“See You In DC!”: How Social Media Helped Incite The CApitol Breach

Historically, most presidential transferences of power have been relatively smooth and peaceful, with the exception of notable occurrences such as the election of 1876. On January 6th, 2021, less than a week into the new year, supporters of President Donald Trump had already made national and global news headlines by breaching the U.S. Capitol. Following Joe Biden’s presidential victory, confirmed in early November of 2020, Trump and his supporters began to claim election fraud. The volume of these allegations only grew as time passed, with more “Stop the Steal” groups gaining social media presence. In fact, Trump supporters have filed over 50 lawsuits regarding these concerns, most resulting in dismissal, denial, or withdrawal. Overall, all the courts that have been presented with such cases have not found any evidence of fraud. However, many far-right-wing advocates took to social media to express their disdain at Biden’s election and were only further encouraged when the President used Twitter to incite a protest rally. 


Tweets by Trump that openly promoted the Capitol breach include: “See you in Washington, DC, on January 6th. Don’t miss it. Information to follow” and “JANUARY SIXTH, SEE YOU IN DC!” His actions were met by his supporters exploring possible methods to follow through with the President’s, in essence, instructions. 
Finally, on January 6th, one of the many formalities in the pre-inauguration process took place, the counting of electoral votes executed by Congress. While some believed that Vice President, Mike Pence, could potentially contend Congress’ count, he stated in a letter that he did not possess power over the electoral votes as, “The presidency belongs to the American people, and to them alone.” Trump responded to Pence’s decisions by expressing his frustration and disapproval in a speech later that day.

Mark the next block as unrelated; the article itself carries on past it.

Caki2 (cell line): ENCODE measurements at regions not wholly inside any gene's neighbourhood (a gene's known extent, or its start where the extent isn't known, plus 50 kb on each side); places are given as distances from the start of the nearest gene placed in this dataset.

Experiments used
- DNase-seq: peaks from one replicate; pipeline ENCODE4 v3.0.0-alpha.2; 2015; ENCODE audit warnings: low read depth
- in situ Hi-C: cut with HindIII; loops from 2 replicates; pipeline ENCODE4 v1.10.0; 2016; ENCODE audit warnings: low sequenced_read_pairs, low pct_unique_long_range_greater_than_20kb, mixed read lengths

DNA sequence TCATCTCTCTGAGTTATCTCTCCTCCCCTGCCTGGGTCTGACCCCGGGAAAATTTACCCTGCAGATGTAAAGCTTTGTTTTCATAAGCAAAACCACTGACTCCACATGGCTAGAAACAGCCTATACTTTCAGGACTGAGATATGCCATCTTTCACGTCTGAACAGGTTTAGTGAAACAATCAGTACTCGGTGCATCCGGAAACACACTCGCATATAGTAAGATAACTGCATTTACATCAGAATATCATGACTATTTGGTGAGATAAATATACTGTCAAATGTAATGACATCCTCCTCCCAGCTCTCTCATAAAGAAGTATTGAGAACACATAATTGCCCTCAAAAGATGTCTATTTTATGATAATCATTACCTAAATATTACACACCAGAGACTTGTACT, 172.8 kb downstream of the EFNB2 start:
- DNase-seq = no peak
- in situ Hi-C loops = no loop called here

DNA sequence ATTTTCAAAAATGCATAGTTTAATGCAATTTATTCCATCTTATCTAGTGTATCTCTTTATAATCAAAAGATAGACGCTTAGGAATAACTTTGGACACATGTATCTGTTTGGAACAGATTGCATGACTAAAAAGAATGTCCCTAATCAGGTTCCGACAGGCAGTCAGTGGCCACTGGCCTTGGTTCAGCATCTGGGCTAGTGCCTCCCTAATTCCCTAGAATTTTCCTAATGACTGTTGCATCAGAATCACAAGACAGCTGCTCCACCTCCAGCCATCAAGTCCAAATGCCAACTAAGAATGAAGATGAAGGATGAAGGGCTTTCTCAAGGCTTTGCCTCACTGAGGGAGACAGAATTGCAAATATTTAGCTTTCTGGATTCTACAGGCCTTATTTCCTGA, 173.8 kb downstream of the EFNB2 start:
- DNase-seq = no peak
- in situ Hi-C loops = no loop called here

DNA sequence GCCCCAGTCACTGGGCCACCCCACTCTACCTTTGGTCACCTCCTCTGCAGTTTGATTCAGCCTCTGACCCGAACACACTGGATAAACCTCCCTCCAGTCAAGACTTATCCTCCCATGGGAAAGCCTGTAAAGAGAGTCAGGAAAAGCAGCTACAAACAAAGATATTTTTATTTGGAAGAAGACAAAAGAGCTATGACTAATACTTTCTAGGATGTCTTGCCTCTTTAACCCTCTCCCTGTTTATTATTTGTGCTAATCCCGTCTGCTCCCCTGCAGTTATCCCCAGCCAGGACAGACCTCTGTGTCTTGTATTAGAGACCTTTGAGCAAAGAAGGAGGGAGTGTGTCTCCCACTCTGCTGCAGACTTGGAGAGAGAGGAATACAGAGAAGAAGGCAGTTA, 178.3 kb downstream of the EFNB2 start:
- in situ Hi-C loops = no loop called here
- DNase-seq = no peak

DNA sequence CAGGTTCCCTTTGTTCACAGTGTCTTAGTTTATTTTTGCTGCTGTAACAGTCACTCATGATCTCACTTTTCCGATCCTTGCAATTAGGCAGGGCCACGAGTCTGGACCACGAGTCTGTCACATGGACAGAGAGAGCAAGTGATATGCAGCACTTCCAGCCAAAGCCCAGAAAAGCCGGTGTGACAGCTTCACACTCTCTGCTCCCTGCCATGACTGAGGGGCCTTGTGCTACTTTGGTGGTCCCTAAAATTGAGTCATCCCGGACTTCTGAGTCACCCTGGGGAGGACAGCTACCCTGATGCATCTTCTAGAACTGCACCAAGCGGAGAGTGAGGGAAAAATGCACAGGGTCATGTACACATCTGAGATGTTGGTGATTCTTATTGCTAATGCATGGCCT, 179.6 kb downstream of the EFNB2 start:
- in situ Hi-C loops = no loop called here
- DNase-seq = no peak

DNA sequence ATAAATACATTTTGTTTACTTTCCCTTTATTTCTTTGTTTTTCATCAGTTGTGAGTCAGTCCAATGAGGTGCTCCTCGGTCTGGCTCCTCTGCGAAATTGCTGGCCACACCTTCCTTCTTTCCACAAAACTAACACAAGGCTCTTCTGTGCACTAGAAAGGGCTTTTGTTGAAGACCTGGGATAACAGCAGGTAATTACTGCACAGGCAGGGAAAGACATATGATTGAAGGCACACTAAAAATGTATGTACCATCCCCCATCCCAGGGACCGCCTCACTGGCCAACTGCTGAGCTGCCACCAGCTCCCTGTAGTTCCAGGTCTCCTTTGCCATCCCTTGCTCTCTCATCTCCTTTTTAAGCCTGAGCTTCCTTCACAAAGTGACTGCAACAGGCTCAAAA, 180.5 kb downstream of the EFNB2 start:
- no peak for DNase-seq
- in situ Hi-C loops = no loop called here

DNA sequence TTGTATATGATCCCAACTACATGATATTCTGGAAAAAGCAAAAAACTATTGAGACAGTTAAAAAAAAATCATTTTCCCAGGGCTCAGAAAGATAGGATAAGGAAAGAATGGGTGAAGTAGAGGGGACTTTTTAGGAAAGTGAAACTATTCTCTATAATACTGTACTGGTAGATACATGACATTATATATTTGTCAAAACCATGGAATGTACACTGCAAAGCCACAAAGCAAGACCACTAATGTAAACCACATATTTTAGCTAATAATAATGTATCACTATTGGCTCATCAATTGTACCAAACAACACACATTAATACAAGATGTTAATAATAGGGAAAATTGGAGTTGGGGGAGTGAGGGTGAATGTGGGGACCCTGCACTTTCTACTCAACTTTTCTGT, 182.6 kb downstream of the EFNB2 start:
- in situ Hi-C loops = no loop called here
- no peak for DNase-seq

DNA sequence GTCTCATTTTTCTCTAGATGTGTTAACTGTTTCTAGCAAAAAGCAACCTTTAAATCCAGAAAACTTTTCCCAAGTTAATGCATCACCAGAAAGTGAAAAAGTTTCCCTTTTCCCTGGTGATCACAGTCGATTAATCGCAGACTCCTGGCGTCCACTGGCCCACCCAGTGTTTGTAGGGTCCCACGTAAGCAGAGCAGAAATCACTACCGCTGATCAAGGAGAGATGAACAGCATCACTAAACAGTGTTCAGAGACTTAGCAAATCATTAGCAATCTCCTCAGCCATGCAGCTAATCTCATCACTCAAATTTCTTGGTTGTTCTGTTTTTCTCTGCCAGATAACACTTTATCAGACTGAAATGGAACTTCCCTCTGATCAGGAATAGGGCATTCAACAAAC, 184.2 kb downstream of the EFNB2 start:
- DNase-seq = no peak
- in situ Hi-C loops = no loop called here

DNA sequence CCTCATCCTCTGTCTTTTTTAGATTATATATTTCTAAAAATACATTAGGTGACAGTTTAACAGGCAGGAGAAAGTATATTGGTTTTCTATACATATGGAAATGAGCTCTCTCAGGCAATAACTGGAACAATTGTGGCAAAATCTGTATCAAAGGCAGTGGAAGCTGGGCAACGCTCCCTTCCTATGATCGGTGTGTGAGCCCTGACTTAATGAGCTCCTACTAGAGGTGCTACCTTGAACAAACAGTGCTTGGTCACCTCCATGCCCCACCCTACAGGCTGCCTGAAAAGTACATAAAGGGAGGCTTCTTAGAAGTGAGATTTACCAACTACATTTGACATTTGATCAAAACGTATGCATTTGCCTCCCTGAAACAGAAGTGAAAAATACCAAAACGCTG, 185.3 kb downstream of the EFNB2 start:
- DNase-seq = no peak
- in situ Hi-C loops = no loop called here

As the day stretched on, the initial gathering of hundreds of Trump supporters rapidly grew to thousands of protesters enthusiastically brandishing flags and sporting pro-Trump apparel. When he appeared in front of them, outside the White House, he delivered an instigating speech explaining that he doesn’t accept the results of the election and he has no plans to concede. Ensuing the implied suggestions to “take back the country,” the armed group of Proud Boys,  neo-Nazis, Boogaloo Bois, white supremacists and more, stormed the capital. The crowd began by using gas grenades, tear gas, throwing bricks, fire extinguishers, and other heavy objects. As officers yelled for help to manage the crowds, multiple perimeters were gradually breached and protesters approached the Capitol doors. With no other way to enter, many eventually climbed the walls and shattered the windows, creating their own access point. 


A few days before the riot, the Capitol Police had conducted an internal assessment that identified potential dangers from the President’s speech. Despite this admonition, the Capitol Police expressed, after the attack, that they were extremely unprepared to confront the violence, intensity, and enormity of the crowd. While they may not have been entirely equipped to handle the extremely coordinated and aggressive efforts, there was a stark contrast between the treatment towards the Capitol protesters and the Black Lives Matter protesters. Many activists used social media to create visual comparisons of the police presence during the mostly nonviolent BLM protests and the turbulent Capitol breach. For example, during BLM, there was a streamlined reliance on rubber bullets and tear gas, yet neither was used on the Capitol protesters until they were already on the Capitol grounds.


Some of the most appalling displays by the protesters inside the Capitol, a symbol of the US, included the Confederate flag, advocacy for “straight rights,” antisemitic clothing with the phrases “6MWE” (which stands for six million wasn’t enough), and “Camp Auschwitz,” and more. In spite of these unacceptable exhibitions of a disregard for human rights, Trump told the protesters that “we love you” but “you have to go home now.”  The riot, which many politicians have even referred to as a domestic terrorist attack, left five people dead. Additionally, in the aftermath, several members of the Trump administration, national security officials, and the Capitol Police chief had resigned from office. The FBI has arrested almost 100 people and is continuing to search for more responsible perpetrators. Past the initial awe, the breaching of the capitol has brought to light the fickle state of national security, the extremity of bi-partisanship, and the work needed to reunify and strengthen America under the term of 47th president. 

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